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FRANCIS LANCELOTT, ESQ. Queens of England. Vol.1.


Sir John Froissart's Chronicles of England, France, Spain and the Ajoining Countries from the latter part of the reign of Edward II to the coronation of Henry IV in 12 volumes 

Chronicles of Enguerrand De Monstrelet (Sir John Froissart's Chronicles continuation) in 13 volumes 

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Queens of England. Vol.1.
page 390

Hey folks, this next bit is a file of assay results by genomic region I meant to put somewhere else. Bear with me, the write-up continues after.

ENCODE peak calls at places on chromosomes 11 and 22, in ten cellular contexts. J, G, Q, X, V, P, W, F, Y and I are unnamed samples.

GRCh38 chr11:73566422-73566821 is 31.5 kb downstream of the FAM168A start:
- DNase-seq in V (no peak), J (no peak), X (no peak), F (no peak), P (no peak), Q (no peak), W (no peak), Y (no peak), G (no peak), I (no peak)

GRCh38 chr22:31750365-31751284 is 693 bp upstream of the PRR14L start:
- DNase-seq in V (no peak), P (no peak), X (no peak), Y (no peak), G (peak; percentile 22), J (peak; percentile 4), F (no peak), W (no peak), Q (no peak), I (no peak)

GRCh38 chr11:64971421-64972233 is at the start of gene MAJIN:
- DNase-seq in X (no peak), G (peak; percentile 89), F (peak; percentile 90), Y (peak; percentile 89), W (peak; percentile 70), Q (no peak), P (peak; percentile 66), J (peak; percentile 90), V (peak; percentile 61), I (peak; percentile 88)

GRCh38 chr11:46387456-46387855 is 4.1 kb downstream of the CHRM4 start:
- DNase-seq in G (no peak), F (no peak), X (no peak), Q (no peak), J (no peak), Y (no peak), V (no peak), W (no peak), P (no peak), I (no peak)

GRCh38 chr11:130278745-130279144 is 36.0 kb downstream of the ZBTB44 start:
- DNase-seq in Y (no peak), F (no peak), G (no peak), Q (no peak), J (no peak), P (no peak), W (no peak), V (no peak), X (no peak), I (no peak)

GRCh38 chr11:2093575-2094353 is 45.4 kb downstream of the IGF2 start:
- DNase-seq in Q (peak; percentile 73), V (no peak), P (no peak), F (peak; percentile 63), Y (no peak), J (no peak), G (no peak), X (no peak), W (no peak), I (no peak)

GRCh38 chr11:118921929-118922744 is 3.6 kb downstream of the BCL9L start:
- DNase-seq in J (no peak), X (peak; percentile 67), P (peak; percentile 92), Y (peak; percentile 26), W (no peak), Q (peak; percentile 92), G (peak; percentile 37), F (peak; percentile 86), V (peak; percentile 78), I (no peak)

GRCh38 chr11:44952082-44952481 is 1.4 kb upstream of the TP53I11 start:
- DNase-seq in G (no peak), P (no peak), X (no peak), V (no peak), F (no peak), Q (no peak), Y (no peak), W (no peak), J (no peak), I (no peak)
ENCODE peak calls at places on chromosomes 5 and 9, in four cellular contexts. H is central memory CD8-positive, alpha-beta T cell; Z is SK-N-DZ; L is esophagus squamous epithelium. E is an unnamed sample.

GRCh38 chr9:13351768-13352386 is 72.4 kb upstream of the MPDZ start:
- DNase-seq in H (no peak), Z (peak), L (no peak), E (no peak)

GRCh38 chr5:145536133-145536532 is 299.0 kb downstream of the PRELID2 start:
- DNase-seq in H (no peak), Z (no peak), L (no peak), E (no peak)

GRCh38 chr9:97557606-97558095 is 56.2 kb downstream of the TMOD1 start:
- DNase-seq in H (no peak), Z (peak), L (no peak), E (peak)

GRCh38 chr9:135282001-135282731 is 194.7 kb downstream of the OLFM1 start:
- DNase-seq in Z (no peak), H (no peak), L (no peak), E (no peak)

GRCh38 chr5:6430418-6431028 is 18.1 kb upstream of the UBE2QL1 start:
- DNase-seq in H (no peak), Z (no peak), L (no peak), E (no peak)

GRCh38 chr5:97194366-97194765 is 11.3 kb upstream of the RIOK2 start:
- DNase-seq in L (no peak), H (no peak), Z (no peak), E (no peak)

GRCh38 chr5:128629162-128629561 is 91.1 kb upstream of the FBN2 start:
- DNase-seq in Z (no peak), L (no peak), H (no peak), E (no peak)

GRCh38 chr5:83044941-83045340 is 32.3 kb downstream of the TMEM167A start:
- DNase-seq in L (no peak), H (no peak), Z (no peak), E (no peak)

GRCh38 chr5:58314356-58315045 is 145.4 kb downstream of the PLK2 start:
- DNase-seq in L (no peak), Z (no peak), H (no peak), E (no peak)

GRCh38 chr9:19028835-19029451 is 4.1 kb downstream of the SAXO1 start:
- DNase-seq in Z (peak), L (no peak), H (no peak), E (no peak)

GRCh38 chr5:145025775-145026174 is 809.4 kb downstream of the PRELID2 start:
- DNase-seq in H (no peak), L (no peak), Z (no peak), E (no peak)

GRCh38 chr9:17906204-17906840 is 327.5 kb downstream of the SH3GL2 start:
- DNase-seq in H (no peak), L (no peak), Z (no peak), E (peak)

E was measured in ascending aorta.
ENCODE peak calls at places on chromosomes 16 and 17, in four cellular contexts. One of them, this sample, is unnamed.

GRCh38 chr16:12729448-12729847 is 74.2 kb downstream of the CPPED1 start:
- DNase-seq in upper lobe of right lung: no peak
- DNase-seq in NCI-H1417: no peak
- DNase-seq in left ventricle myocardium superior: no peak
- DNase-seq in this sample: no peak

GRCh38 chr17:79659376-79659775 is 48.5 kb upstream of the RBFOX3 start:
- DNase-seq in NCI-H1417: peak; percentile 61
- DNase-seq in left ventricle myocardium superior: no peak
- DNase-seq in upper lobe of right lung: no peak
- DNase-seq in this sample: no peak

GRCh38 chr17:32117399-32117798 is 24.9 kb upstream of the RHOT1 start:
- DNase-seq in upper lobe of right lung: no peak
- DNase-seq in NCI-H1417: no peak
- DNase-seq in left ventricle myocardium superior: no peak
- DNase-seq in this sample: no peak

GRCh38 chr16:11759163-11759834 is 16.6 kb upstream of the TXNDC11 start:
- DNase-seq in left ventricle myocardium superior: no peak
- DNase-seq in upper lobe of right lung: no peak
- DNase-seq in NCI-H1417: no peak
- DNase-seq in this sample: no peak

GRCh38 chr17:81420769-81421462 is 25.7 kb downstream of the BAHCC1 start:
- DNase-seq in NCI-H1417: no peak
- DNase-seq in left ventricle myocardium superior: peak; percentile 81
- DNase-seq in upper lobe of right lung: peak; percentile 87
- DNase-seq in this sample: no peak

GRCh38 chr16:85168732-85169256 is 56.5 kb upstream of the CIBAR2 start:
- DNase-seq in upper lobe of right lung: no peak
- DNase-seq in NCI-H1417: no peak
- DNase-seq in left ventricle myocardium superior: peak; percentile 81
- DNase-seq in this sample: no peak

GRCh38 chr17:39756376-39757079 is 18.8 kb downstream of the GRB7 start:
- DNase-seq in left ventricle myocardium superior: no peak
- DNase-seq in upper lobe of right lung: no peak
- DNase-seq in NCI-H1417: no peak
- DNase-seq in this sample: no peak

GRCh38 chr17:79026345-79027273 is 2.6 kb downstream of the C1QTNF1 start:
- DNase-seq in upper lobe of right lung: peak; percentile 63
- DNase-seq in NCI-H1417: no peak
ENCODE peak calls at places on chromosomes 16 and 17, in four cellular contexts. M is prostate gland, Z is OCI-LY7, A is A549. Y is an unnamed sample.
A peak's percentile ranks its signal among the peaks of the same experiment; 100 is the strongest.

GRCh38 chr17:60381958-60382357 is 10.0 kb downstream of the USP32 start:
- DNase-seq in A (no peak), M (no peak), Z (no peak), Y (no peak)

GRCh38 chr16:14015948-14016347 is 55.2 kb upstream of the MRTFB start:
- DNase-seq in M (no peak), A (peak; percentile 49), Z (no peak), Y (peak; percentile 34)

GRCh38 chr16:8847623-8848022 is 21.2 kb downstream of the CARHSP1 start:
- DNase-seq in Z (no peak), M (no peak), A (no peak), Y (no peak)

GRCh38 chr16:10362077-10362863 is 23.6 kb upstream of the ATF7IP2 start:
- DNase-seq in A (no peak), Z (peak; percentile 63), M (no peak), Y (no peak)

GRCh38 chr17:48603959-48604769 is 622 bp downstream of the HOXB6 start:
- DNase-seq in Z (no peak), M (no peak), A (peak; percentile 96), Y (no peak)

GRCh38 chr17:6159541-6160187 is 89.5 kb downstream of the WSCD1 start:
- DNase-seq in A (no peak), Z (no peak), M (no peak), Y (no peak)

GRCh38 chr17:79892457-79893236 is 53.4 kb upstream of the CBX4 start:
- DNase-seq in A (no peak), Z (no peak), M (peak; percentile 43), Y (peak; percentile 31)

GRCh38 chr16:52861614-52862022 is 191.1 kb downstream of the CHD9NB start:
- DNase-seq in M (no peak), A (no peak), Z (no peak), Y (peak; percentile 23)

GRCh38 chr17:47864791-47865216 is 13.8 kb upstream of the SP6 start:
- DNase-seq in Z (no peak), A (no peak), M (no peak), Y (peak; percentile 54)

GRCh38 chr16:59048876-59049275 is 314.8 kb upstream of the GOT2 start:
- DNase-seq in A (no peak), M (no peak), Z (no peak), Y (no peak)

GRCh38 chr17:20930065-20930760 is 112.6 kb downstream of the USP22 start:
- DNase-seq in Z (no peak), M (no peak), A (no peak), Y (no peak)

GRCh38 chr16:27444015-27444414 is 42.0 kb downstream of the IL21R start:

lt DAItLINGt, " I heartily recommend me to you, ascertaining- you, that I am a little perplexed with such things as your brother shall, on my part, declare unto you, to whom, I pray, you will give full credit, for it were too long to write. In my last letters I writ- to you that I trusted shortly to see you, which is better known at London than any that is about me ; wherefore I not a little marvel, but lack of discreet handling must needs be the cause thereof. No more to you at this time, but that I trust, shortly our meeting shall not depend upon other men's light handling, but upon your own. Writ by the hand of him that longs to be yours." CHAPTER IV. Anne comes to London—Keeps Christmas at Greenwich—Writes to Gardiner— Cramp rings—Fall of Wolsey—The netv cabinet—Anne's strength of character—• Booh of prophecies—Cromwell's bold expedient—Anne created Marchioness of Pembroke—The French Ambassador's account of Henry and Anne—Wyalt's verses to Anne—-She goes with the King to France—The entertainment—The return. Ν December, 1528, Anne came to Lon don, and took up her abode in Suf folk House ; where, surrounded by her nearest relations, she daily hold levées, dispensed patronage, assumed all the pomp of royalty, and was honoured by the King's ministers and courtiers, and even by the foreign ambassadors, as the future Queen of England. During the Christmas festivity, Henry rejoined his Queen at Greenwich ; and Anne, with a lack of delicacy, and an indiscretion truly remarkable, excited the suspicion even of her friends, by accompanying tbe King thither. She occupied apartments away from those of the Queen ; but this only rendered her position more doubtful and objectionable, and gave at least an appearance of probability to the now widely circulated rumours, that she already shared her bed with the King. When Gardiner was again despatched to Home, to plead for the divorce, in tbe spring of 1529, Anne made him a present of some cramp rings,* and as * These rings were of metal, and after the Queen had consecrated them with great and solemn ceremony, they were deemed a certain cure for the cramp. Like tho galvanic, sured him of her friendship in the following kind-worded epistle " ME. STEPHEN ,-f " I thank you for my letter, wherein I perceive the willing and faith-I fui mind that yon have to do me plea; sure, not doubting, but as much as ia possible for man's wit to imagine you will do. I pray God to send you well to speed in all your matters, so that you will put me to the study how to reward your high service. I do trust in God you shall not repent it, and that the end of this journey shall be more pleasant to mo than, your first, for that was but a rejoicing hope, which ceasing, the lack of it does put me to the more pain, and they that are partakers with me as you do know. And therefore, I do trust, that this hard beginning shall make tho better ending. " Mr. Stephen, I send you here cramp rings, for you and Mr. Gregory (Cassali), and Mr. Peter, praying you to distribute them as you think best ; and have mo recommended heartily to them both, as she (I), that you may as rings of the present day, their efficacy may be attributed solely to the superstitions faith of the wearer, who believing himself cured, was cured. j" Stephen was Gardiner's Christian name

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